Overall, my chief goal is to create a consultative organizational system, in which the climate is less closed and focused on human relations. By placing more trust in my teachers, and permitting them to come to me anytime they need help, I believe I will raise their morale by giving them a trusted authority figure who allows them to pursue their own sense of personal development and provides needed advice along the way. In this respect, I plan to encourage their sense of intrinsic motivation by making their own sense of accomplishment and development the primary motivator for doing well as a teacher. While extrinsic motivation through rewards and punishments would certainly still be a part of the way I would prospectively lead, the overall goal is to get to a point where the teachers are motivated on their own to do well based on their sense of fulfillment in the job. Creating a comfortable, productive organizational culture will go a long way towards making this happen.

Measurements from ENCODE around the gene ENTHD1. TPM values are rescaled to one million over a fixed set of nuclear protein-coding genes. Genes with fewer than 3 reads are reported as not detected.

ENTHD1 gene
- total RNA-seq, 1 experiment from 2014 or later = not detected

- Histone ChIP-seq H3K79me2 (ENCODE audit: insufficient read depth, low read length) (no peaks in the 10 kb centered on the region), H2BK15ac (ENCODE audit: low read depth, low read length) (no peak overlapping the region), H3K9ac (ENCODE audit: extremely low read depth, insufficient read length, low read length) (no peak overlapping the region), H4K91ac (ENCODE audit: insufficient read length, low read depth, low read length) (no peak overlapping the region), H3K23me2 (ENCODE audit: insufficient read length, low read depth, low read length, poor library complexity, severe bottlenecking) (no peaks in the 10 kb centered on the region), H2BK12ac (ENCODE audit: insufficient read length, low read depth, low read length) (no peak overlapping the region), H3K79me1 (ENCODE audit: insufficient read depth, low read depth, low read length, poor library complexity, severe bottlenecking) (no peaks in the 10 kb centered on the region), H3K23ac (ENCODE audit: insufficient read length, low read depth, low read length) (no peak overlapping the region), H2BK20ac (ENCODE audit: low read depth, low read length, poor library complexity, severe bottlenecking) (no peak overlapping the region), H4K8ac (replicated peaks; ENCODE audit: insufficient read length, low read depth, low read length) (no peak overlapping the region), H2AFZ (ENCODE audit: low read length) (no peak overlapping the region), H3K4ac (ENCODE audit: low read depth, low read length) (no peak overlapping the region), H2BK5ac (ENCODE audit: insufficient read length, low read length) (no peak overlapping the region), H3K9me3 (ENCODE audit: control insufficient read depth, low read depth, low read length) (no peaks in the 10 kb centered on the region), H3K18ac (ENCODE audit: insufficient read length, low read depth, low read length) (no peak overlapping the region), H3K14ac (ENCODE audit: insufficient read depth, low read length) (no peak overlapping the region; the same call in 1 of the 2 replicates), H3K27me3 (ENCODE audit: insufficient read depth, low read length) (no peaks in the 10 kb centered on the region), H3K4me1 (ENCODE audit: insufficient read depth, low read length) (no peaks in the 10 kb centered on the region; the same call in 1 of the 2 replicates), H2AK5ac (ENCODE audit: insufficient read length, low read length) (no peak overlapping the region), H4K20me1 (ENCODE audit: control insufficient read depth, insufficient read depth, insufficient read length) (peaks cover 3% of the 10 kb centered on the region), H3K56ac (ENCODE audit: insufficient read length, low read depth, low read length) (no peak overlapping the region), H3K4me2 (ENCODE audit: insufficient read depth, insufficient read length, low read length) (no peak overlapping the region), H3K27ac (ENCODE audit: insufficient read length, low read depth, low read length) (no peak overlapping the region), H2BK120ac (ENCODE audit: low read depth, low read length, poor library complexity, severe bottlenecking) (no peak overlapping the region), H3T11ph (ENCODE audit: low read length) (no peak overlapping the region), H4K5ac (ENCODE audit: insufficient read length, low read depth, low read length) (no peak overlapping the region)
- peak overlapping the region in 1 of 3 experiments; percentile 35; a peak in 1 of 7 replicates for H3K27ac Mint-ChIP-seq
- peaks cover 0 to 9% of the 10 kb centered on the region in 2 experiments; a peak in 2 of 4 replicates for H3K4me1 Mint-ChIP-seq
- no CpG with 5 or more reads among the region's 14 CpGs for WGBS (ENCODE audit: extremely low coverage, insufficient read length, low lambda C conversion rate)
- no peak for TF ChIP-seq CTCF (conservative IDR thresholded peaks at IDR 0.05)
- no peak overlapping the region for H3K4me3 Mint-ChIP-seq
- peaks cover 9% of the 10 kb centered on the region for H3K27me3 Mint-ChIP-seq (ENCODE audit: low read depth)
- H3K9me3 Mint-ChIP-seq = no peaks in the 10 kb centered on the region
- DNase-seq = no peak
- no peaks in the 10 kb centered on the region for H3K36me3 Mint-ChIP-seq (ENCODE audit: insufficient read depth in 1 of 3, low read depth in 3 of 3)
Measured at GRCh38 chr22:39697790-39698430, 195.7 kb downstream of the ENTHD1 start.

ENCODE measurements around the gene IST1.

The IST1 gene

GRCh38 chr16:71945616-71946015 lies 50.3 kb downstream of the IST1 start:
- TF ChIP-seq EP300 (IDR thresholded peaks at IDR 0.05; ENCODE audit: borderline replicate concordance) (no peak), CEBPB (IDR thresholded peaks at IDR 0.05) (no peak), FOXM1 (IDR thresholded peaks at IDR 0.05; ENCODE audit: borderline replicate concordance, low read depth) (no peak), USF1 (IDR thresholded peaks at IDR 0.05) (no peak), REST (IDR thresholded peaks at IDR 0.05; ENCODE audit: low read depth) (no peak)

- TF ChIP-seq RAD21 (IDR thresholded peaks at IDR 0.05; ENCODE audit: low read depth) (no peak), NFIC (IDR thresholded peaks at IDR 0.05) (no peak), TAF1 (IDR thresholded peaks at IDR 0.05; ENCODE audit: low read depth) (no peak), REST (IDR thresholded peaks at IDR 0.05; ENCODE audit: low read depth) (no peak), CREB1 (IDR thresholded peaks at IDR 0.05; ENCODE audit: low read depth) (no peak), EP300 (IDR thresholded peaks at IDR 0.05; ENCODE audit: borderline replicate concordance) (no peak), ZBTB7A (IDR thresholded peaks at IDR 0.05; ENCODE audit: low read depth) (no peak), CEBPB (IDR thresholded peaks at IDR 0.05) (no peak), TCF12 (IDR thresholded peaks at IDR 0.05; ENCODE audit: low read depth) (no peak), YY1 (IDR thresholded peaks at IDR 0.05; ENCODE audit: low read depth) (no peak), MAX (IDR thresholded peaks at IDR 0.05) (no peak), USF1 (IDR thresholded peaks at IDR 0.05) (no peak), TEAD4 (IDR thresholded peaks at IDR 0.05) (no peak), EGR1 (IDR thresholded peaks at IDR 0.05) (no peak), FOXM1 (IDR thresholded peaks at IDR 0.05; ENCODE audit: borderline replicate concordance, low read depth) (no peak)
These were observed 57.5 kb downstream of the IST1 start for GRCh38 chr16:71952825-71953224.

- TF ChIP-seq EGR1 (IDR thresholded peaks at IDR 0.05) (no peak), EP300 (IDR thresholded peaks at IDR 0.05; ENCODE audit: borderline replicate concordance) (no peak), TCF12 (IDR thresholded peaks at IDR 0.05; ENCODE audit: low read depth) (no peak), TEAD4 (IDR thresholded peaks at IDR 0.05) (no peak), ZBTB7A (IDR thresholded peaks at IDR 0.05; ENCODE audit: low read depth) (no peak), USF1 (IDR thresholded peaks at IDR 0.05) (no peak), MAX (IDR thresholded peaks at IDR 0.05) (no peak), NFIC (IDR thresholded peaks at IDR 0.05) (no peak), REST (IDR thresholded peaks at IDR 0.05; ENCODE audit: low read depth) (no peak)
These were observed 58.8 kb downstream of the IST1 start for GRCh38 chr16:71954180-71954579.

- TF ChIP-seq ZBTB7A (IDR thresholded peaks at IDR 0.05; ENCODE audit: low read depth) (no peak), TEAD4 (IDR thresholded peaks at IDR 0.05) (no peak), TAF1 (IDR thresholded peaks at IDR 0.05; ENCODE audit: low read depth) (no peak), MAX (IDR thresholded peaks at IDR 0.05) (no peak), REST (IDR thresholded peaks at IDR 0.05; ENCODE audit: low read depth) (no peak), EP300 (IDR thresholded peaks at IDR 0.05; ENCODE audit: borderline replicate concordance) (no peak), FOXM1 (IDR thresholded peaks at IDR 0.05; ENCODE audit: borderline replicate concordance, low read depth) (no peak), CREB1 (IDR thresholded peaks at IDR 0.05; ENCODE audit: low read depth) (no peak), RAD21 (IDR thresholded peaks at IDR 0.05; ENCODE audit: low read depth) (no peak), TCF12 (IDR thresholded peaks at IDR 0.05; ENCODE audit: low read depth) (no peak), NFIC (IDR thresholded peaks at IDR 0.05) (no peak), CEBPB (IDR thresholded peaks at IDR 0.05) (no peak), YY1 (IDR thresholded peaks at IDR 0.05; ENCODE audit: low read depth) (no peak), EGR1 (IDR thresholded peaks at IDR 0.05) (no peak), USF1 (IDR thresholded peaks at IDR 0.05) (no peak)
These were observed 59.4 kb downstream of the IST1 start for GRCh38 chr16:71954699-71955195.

With all of these traits and approaches to motivation, I plan to easily bring about better outcomes, a more productive and effective organizational culture, and increase the morale and motivation of my workers within the first few months of my new tenure. In order to gain the trust of my workers, I want to immediately start taking an active, transformative interest in them and develop the new vision statement for the school/organization with them.
Through treating the teachers as human capital and interacting with them to influence their outlook and performance, I hope to address issues of low morale by showing them a positive organizational climate that encourages them to work harder. As they work harder, students’ scores will go up, and their morale will increase, which will bring about a self-perpetuating cycle of increased performance. In this way, within several months the organization can evolve into a well-oiled machine that is highly motivated and focused on personal development and better academic outcomes.
Northouse, P.G. (2012). Leadership: theory and practice. 6th ed. SAGE Publications.